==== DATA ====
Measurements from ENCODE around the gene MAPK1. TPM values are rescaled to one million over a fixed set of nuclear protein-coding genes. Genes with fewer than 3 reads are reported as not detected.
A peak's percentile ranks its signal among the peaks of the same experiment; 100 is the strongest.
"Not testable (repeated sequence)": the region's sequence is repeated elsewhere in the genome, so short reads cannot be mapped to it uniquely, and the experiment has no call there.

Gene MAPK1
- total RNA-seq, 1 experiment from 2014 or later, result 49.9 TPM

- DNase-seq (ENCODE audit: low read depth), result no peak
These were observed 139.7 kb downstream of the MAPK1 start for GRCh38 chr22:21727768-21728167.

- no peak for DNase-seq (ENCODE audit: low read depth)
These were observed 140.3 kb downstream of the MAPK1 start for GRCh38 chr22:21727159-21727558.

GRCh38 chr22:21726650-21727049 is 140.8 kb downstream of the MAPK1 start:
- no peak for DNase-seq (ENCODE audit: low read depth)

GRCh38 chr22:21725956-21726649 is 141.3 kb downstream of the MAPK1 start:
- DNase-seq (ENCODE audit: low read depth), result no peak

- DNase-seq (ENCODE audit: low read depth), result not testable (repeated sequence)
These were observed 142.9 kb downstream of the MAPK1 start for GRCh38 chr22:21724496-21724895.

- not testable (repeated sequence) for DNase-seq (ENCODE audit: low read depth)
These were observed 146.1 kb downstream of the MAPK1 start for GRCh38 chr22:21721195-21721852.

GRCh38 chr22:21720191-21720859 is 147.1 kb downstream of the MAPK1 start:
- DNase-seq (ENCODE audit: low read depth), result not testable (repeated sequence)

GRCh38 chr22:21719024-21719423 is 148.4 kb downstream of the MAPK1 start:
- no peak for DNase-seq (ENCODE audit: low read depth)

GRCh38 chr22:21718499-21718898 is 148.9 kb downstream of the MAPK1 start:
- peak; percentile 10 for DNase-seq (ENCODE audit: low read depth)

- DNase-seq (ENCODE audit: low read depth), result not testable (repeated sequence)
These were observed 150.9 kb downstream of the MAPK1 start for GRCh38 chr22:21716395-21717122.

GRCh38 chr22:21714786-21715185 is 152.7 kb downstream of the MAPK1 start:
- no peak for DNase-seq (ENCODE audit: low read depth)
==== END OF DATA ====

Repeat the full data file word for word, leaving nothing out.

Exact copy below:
Measurements from ENCODE around the gene MAPK1. TPM values are rescaled to one million over a fixed set of nuclear protein-coding genes. Genes with fewer than 3 reads are reported as not detected.
A peak's percentile ranks its signal among the peaks of the same experiment; 100 is the strongest.
"Not testable (repeated sequence)": the region's sequence is repeated elsewhere in the genome, so short reads cannot be mapped to it uniquely, and the experiment has no call there.

Gene MAPK1
- total RNA-seq, 1 experiment from 2014 or later, result 49.9 TPM

- DNase-seq (ENCODE audit: low read depth), result no peak
These were observed 139.7 kb downstream of the MAPK1 start for GRCh38 chr22:21727768-21728167.

- no peak for DNase-seq (ENCODE audit: low read depth)
These were observed 140.3 kb downstream of the MAPK1 start for GRCh38 chr22:21727159-21727558.

GRCh38 chr22:21726650-21727049 is 140.8 kb downstream of the MAPK1 start:
- no peak for DNase-seq (ENCODE audit: low read depth)

GRCh38 chr22:21725956-21726649 is 141.3 kb downstream of the MAPK1 start:
- DNase-seq (ENCODE audit: low read depth), result no peak

- DNase-seq (ENCODE audit: low read depth), result not testable (repeated sequence)
These were observed 142.9 kb downstream of the MAPK1 start for GRCh38 chr22:21724496-21724895.

- not testable (repeated sequence) for DNase-seq (ENCODE audit: low read depth)
These were observed 146.1 kb downstream of the MAPK1 start for GRCh38 chr22:21721195-21721852.

GRCh38 chr22:21720191-21720859 is 147.1 kb downstream of the MAPK1 start:
- DNase-seq (ENCODE audit: low read depth), result not testable (repeated sequence)

GRCh38 chr22:21719024-21719423 is 148.4 kb downstream of the MAPK1 start:
- no peak for DNase-seq (ENCODE audit: low read depth)

GRCh38 chr22:21718499-21718898 is 148.9 kb downstream of the MAPK1 start:
- peak; percentile 10 for DNase-seq (ENCODE audit: low read depth)

- DNase-seq (ENCODE audit: low read depth), result not testable (repeated sequence)
These were observed 150.9 kb downstream of the MAPK1 start for GRCh38 chr22:21716395-21717122.

GRCh38 chr22:21714786-21715185 is 152.7 kb downstream of the MAPK1 start:
- no peak for DNase-seq (ENCODE audit: low read depth)